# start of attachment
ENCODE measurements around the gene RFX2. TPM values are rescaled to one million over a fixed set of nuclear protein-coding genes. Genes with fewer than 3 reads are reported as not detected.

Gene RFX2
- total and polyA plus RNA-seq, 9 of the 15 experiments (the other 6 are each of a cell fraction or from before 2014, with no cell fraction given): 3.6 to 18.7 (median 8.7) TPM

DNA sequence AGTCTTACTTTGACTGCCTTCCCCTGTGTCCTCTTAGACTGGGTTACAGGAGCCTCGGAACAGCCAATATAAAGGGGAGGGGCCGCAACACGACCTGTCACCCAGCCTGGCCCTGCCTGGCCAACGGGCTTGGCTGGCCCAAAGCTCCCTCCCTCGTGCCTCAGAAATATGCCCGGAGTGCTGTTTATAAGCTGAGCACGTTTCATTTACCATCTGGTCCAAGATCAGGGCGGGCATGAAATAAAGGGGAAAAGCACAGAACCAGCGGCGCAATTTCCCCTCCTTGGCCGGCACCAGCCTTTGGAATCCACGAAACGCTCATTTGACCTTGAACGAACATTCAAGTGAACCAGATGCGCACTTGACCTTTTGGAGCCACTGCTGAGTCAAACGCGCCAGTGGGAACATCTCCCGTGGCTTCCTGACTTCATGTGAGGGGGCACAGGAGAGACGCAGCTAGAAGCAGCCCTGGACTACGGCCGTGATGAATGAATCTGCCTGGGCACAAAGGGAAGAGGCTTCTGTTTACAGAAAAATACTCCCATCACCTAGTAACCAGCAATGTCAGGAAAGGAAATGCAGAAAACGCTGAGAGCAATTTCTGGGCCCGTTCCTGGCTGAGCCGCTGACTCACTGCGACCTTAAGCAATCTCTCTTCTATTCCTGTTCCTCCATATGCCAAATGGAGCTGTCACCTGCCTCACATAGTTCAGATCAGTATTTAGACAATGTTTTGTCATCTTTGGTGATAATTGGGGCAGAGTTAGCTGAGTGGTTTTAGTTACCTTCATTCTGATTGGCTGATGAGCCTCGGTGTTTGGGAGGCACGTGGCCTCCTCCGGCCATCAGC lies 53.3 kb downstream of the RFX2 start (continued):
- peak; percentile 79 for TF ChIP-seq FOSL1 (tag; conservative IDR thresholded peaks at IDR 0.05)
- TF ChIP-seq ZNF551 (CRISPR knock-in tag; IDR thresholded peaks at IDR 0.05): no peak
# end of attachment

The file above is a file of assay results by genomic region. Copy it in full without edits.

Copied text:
ENCODE measurements around the gene RFX2. TPM values are rescaled to one million over a fixed set of nuclear protein-coding genes. Genes with fewer than 3 reads are reported as not detected.

Gene RFX2
- total and polyA plus RNA-seq, 9 of the 15 experiments (the other 6 are each of a cell fraction or from before 2014, with no cell fraction given): 3.6 to 18.7 (median 8.7) TPM

DNA sequence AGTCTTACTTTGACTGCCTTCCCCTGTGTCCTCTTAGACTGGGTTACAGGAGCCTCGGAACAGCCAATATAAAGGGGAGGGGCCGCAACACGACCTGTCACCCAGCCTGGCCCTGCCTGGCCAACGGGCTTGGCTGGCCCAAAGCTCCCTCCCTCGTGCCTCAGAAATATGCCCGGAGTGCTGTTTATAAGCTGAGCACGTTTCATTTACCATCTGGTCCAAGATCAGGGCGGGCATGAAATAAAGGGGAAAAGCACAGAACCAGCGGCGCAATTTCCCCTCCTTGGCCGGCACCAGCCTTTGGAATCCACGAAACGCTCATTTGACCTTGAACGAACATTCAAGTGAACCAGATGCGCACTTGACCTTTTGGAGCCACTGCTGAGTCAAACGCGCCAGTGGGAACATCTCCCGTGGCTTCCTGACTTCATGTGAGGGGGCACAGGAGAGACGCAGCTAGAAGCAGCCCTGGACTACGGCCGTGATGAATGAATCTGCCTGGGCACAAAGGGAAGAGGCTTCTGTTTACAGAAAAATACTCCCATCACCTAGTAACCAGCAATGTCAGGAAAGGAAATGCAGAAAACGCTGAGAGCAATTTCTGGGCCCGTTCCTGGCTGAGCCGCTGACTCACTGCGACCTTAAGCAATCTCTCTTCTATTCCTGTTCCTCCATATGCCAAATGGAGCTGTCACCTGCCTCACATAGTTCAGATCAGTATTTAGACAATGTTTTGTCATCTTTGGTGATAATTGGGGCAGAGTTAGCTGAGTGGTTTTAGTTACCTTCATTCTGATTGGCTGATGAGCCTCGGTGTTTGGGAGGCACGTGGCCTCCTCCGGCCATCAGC lies 53.3 kb downstream of the RFX2 start (continued):
- peak; percentile 79 for TF ChIP-seq FOSL1 (tag; conservative IDR thresholded peaks at IDR 0.05)
- TF ChIP-seq ZNF551 (CRISPR knock-in tag; IDR thresholded peaks at IDR 0.05): no peak